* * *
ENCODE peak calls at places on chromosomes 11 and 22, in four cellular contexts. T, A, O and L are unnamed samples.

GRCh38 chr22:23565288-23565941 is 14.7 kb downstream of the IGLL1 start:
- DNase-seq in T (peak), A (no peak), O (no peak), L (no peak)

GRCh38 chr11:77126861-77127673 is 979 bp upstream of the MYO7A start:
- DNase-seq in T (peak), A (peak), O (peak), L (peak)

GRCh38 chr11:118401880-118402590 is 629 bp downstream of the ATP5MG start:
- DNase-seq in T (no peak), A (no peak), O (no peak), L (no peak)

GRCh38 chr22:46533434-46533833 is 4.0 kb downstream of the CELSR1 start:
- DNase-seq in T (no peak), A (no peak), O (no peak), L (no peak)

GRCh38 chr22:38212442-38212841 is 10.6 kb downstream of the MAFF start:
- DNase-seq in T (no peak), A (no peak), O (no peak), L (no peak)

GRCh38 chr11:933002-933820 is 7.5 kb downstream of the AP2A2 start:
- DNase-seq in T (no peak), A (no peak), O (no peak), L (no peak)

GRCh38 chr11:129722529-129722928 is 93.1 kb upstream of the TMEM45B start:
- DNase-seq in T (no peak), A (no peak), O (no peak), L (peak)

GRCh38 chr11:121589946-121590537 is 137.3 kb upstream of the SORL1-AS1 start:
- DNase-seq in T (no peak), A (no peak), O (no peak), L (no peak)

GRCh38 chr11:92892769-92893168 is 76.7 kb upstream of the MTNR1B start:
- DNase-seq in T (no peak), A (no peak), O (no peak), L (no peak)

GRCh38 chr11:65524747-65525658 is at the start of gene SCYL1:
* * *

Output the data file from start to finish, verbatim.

ENCODE peak calls at places on chromosomes 11 and 22, in four cellular contexts. T, A, O and L are unnamed samples.

GRCh38 chr22:23565288-23565941 is 14.7 kb downstream of the IGLL1 start:
- DNase-seq in T (peak), A (no peak), O (no peak), L (no peak)

GRCh38 chr11:77126861-77127673 is 979 bp upstream of the MYO7A start:
- DNase-seq in T (peak), A (peak), O (peak), L (peak)

GRCh38 chr11:118401880-118402590 is 629 bp downstream of the ATP5MG start:
- DNase-seq in T (no peak), A (no peak), O (no peak), L (no peak)

GRCh38 chr22:46533434-46533833 is 4.0 kb downstream of the CELSR1 start:
- DNase-seq in T (no peak), A (no peak), O (no peak), L (no peak)

GRCh38 chr22:38212442-38212841 is 10.6 kb downstream of the MAFF start:
- DNase-seq in T (no peak), A (no peak), O (no peak), L (no peak)

GRCh38 chr11:933002-933820 is 7.5 kb downstream of the AP2A2 start:
- DNase-seq in T (no peak), A (no peak), O (no peak), L (no peak)

GRCh38 chr11:129722529-129722928 is 93.1 kb upstream of the TMEM45B start:
- DNase-seq in T (no peak), A (no peak), O (no peak), L (peak)

GRCh38 chr11:121589946-121590537 is 137.3 kb upstream of the SORL1-AS1 start:
- DNase-seq in T (no peak), A (no peak), O (no peak), L (no peak)

GRCh38 chr11:92892769-92893168 is 76.7 kb upstream of the MTNR1B start:
- DNase-seq in T (no peak), A (no peak), O (no peak), L (no peak)

GRCh38 chr11:65524747-65525658 is at the start of gene SCYL1: